Is string theory a futile exercise as physics, as I believe it to be? It is an interesting mathematical specialty and has produced and will produce mathematics useful in other contexts, but it seems no more vital as mathematics than other areas of very abstract or specialized math, and doesn’t on that basis justify the incredible amount of effort expended on it.

    My belief is based on the fact that string theory is the first science in hundreds of years to be pursued in pre-Baconian fashion, without any adequate experimental guidance. It proposes that Nature is the way we would like it to be rather than the way we see it to be; and it is improbable that Nature thinks the same way we do.

    The sad thing is that, as several young would-be theorists have explained to me, it is so highly developed that it is a full-time job just to keep up with it. That means that other avenues are not being explored by the bright, imaginative young people, and that alternative career paths are blocked.

    —Philip W. Anderson Physicist and Nobel laureate, Princeton

    If Einstein were alive today, he would be horrified at this state of affairs. He would upbraid the profession for allowing this mess to develop and fly into a blind rage over the transformation of his beautiful creations into ideologies and the resulting proliferation of logical inconsistencies. Einstein was an artist and a scholar but above all he was a revolutionary. His approach to physics might be summarized as hypothesizing minimally. Never arguing with experiment, demanding total logical consistency, and mistrusting unsubstantiated beliefs. The unsubstantial belief of his day was ether, or more precisely the naïve version of ether that preceded relativity. The unsubstantiated belief of our day is relativity itself. It would be perfectly in character for him to reexamine the facts, toss them over in his mind, and conclude that his beloved principle of relativity was not fundamental at all but emergent (emergent from MDT!) . . . It would mean that the fabric of space-time was not simply the stage on which life played out but an organizational phenomenon, and that there might be something beyond.[xlvii] (MDT!) -A Different Universe, Laughlin, Nobel Laureate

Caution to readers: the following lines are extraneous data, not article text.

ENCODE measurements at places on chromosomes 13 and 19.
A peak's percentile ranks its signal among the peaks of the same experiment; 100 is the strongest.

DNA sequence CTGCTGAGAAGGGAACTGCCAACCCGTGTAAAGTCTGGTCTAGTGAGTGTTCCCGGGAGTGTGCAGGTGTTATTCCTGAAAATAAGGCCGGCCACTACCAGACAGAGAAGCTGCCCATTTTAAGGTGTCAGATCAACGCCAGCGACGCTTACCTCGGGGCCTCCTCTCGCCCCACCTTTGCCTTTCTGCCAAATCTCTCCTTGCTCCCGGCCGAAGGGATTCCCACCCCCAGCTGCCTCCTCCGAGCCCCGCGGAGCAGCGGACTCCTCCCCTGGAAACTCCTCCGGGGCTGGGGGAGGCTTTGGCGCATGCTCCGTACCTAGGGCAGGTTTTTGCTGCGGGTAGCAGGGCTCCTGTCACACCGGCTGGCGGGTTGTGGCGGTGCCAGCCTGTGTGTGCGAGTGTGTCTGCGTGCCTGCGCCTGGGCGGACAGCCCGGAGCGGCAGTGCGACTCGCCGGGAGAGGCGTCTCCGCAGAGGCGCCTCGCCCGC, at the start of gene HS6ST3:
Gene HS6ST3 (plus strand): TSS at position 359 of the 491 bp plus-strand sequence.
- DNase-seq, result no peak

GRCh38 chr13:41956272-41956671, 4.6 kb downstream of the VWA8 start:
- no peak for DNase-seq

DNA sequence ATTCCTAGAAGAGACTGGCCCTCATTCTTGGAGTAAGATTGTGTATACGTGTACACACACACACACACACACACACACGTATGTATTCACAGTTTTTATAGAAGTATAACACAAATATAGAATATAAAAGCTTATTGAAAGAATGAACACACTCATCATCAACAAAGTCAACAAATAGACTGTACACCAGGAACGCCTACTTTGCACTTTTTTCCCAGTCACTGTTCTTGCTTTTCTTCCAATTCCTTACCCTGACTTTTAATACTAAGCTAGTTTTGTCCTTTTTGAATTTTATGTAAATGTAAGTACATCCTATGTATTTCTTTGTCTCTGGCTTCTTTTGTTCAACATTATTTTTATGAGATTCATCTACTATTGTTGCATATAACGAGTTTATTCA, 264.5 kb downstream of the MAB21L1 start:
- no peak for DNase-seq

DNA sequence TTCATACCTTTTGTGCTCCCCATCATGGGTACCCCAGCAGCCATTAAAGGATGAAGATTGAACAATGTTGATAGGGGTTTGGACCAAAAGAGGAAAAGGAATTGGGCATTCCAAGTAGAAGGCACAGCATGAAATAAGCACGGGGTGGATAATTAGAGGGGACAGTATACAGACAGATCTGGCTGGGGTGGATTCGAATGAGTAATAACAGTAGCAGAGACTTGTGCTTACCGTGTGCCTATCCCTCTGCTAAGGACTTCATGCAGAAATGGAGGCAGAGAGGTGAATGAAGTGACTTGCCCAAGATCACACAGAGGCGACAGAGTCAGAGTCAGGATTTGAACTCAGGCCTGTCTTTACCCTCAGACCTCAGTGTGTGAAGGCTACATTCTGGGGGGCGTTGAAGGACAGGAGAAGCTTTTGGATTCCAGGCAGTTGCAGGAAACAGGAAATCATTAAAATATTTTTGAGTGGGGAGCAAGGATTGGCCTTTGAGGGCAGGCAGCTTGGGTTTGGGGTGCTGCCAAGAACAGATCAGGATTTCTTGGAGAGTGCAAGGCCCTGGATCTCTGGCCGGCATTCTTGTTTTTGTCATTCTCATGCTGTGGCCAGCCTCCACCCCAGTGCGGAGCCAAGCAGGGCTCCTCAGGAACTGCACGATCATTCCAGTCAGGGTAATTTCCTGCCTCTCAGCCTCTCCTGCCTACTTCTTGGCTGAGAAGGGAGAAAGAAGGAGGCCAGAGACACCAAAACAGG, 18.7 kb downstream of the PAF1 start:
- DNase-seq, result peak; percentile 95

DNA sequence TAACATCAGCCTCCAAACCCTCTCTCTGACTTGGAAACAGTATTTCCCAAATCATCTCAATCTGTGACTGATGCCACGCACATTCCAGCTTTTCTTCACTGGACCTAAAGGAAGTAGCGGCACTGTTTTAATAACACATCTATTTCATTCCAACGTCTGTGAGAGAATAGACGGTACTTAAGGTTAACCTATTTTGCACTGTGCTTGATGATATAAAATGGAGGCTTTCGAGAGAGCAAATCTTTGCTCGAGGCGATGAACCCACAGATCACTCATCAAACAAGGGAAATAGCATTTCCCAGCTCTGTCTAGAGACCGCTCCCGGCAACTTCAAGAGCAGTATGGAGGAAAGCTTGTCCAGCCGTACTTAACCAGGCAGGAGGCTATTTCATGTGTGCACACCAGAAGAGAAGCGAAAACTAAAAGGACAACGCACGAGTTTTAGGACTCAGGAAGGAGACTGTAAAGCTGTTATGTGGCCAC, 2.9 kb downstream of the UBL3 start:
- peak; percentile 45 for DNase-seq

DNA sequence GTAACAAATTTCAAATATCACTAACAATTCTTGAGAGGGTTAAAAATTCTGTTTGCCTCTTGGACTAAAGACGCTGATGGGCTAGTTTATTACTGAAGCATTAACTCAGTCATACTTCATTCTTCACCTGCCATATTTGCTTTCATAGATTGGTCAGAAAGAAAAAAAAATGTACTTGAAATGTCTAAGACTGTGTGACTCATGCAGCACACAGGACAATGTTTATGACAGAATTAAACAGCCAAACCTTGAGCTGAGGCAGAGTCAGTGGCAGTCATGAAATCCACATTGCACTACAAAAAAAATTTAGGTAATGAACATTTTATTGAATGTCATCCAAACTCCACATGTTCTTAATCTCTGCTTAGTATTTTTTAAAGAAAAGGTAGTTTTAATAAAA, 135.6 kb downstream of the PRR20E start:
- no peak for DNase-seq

[String Theory] has no practical utility, however, other than to sustain the myth of the ultimate theory. There is no experimental evidence for the existence of strings in nature, nor does the special mathematics of string theory enable known experimental behavior to be calculated or predicted more easily. . . String theory is, in fact, a textbook case of Deceitful Turkey, a beautiful set of ideas that will always remain just barely out of reach. Far from a wonderful technological hope for a greater tomorrow, it is instead the tragic consequence of an obsolete belief system-in which emergence plays no role and dark law does not exist.[xlviii]—